4 Creating a disklist file:


The disklist file is the file that contains entries of clients and their specific directories, which will be backed up. Create the disklist file (the file name is also disklist) in the same directory where the amanda.conf is present (/usr/local/etc/amanda/test/). Now enter the client information into this file. Generally in Amanda, the server itself sometimes gets backed up. So the example in the website (http://wiki.zmanda.com/index.php/Test_environment_with_virtual_tapes) contains two entries, one for the server (which itself is a client) and one for the client. But remember, in principle both these entries are Amanda client. Lets assume that the machine we are working on is mvstu2 (hostname: mvstu2.ece.virginia.edu). So, we have installed an Amanda server on mvstu2 so far. Later, we will install a client on mvstu3 (hostname: mvstu3.ece.virginia.edu). So, we are not configuring mvstu2 as a client itself. Hence, put this only entry in the disklist file, mvstu3.ece.virginia.edu /home/amb6fp/amandatest comp-tar Here, mvstu3.ece.virginia.edu is the client machines fully-qualified name, /home/amb6fp/amandatest is the specific directory within mvstu3, which we want to backup, comp-tar is the dumping method.

5 Create .amandahosts file:


This step requires creating a file named .amandahosts (note the dot) inside the Amanda users home directory. In our example, this files full location should be, /home/amb6fp/.amandahosts Add the following two lines into this file, mvstu3.ece.virginia.edu amb6fp amdump mvstu3.ece.virginia.edu root amindexd amidxtaped These entries signifies that user amb6fp from mvstu3 is allowed to execute amdump on this machine (mvstu2). The second line means user root is permitted to execute the other two programs.

August 15, 2007

University of Virginia

Helali Bhuiyan

Amanda is very strict about permissions to this file. The .amandahosts file also needs strict permissions. They should be owned by the Amanda user (amb6fp) and not be readable or writeable by anyone else. Also, the home directory of the Amanda user (containing the .amandahosts file) should not be writeable by anyone else. So do the following to set up appropriate access rights: # chown amb6fp ~/.amandahosts # chmod 755 ~amb6fp # chmod 600 ~amb6fp/.amandahosts Later you can check the access rights to this file by executing, $ ls l .amandahosts This should give the following output, [amb6fp@mvstu2 ~]$ ls -l .amandahosts -rw------- 1 amb6fp amb6fp 87 Jul 25 16:43 .amandahosts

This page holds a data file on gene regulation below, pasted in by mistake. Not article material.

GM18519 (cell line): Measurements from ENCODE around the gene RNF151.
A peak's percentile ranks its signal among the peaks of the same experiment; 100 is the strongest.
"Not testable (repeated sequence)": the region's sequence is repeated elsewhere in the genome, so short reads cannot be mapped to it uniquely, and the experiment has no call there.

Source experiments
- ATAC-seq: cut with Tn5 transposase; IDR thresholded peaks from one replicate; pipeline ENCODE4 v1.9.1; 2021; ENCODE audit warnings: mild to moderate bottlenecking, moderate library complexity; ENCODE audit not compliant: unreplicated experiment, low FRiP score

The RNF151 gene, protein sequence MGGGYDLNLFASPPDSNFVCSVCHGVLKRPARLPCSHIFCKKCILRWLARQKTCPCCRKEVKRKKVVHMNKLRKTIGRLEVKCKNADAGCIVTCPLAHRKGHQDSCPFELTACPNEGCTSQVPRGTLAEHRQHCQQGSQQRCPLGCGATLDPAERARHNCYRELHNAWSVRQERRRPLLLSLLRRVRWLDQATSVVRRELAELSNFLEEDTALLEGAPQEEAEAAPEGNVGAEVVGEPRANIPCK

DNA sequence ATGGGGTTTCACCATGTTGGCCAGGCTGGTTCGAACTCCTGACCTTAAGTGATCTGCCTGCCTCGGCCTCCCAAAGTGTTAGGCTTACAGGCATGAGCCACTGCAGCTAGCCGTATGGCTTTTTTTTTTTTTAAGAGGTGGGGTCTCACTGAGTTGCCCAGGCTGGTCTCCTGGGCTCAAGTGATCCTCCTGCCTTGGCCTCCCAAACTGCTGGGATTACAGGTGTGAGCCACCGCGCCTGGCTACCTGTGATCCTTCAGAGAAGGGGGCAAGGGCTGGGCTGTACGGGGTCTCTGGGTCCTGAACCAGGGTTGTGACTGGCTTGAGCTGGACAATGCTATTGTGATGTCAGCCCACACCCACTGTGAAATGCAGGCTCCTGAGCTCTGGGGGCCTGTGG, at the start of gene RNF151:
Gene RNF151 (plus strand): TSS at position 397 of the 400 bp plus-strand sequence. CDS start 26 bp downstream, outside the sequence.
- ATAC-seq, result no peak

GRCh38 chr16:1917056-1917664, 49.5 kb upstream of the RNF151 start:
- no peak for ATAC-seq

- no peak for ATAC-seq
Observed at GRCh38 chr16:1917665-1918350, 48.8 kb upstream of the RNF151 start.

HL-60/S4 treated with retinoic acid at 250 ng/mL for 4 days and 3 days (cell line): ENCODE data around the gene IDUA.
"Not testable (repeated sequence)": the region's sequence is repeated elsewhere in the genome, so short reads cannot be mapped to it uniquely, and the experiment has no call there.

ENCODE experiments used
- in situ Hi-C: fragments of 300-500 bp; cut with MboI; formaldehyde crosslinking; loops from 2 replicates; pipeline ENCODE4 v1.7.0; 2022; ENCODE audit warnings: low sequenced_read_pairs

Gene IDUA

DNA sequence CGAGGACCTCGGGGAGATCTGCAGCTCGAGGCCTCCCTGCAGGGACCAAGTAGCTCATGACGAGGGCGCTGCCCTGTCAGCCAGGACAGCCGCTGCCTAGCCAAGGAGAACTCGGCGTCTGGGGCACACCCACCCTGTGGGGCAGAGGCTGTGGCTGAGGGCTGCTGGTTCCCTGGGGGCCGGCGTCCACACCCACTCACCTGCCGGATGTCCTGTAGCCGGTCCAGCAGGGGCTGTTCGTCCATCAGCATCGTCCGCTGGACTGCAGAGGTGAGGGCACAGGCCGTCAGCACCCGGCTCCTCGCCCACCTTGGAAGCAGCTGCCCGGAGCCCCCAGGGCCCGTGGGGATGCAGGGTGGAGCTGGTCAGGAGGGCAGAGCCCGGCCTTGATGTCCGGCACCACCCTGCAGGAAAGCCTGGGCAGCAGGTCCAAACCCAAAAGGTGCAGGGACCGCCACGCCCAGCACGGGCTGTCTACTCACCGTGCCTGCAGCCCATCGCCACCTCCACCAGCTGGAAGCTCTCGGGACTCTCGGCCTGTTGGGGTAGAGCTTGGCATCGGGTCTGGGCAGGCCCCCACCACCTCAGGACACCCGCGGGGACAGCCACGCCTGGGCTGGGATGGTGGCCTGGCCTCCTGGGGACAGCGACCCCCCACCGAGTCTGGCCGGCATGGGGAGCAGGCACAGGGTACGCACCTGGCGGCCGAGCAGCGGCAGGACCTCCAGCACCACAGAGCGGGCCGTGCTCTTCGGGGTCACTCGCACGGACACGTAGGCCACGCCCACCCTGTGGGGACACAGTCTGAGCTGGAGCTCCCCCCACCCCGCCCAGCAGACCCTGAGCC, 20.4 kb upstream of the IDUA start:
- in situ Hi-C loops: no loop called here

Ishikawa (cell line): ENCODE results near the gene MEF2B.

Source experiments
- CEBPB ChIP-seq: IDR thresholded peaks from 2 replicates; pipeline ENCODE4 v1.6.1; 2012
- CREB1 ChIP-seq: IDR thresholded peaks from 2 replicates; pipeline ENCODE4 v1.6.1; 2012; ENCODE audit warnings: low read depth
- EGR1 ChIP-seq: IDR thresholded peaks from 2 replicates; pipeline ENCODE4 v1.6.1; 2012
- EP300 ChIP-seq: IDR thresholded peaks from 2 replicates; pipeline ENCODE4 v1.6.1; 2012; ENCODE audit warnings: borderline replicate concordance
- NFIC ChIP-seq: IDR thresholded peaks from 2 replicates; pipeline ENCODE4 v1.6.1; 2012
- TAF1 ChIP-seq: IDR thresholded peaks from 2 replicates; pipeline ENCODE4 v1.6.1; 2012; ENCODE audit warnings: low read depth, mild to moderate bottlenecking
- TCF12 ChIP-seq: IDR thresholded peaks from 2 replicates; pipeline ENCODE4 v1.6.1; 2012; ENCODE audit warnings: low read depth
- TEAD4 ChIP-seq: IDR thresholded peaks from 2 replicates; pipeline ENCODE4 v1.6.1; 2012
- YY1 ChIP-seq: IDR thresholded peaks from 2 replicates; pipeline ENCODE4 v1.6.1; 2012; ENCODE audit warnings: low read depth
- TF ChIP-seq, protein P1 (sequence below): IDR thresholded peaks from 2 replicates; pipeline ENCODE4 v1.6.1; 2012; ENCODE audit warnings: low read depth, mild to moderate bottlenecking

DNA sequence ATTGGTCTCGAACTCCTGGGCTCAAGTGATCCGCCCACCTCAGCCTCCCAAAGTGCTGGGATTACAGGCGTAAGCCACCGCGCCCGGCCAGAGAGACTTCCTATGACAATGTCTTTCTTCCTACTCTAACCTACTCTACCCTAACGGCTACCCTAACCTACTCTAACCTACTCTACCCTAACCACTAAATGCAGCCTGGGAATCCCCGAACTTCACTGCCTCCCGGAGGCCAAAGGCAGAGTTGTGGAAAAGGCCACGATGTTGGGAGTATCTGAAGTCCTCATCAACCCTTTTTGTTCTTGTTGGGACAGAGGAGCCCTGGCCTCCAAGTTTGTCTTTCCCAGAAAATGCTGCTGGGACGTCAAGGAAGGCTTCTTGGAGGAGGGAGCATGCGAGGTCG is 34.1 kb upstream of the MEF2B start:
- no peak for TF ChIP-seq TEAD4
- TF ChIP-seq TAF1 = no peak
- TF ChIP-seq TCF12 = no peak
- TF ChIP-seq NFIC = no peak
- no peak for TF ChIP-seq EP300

6 Adding Amanda service to the system:


Now we will add Amanda service to the operating system (OS). As Amanda is not run all the time, a daemon tool setup is needed. Whenever the scheduled time comes (we will also set this up later), the OS daemon (xinetd in this case) inside the server machine will invoke the Amanda daemon (amandad) on the server, which will in turn communicate with the xinetd daemon on the client machines (if we have multiple clients, which is normal). The xinetd daemon on the client will invoke the Amanda daemon within that client. Now both Amanda daemons on the server and the client are running. These Amanda daemons will now coordinate the transfer. To setup these daemons, we first need to add the Amanda service to the system. Adding Amanda service means adding the port number on which Amanda will listen for communication over TCP/UDP socket. To add this, add the following three lines to the file /etc/services amanda 10080/udp amandaidx 10082/tcp amidxtape 10083/tcp In most cases, there should be already these entries present on this file. In that case, you do not need to add these entries. Just open this file and check if they are there.

7 Configuring xinetd daemon:


Now we will configure the xinetd daemon, which is actually a super-server. It will listen to all the ports listed in the /etc/services file (so it will also listen to our

August 15, 2007

University of Virginia

Helali Bhuiyan

Amanda ports). In the website, they gave configuring options for other daemon tools like inetd. But we will use xinetd. So, ignore the other configurations for inetd or Dan Bernstein's daemontools. To configure xinetd, you first need to check if you have xinetd or not. You can check if xinetd is already running in your system by running, [amb6fp@mvstu2 ~]$ sudo service xinetd status xinetd (pid 2077) is running... This will give the output above. Note that I have used sudo access to run this command. You can also run this command under the root account. You will need to have sudo access/root privilege to check any services status. If xinetd is not installed, you can do that by, # yum install xinetd Then check again if xinetd is running. As we just installed xinetd, now we can just configure it to add the Amanda service, and restart the xinetd server. To add Amanda to xinetd, add the file amanda to the directory /etc/xinetd.d/. So the complete path to this file is /etc/xinetd.d/amanda. Now, add the following lines to this file, service amanda { socket_type = dgram protocol = udp wait = yes user = amb6fp group = disk groups = yes server = /usr/local/libexec/amandad server_args = -auth=bsd amdump amindexd amidxtaped disable = no } NOTE: You should note that in the website (http://wiki.zmanda.com/index.php/Configuring_bsd/bsdudp/bsdtcp_authentication), they give some examples. There is another parameter, only_from. This parameter means accept connections only from these hosts. For now, do not use it. It gave me problem. Now we will restart the xinetd server to take this new configuration file into effect. Do this by, [amb6fp@mvstu2 xinetd.d]$ sudo service xinetd reload Reloading configuration: [ OK ]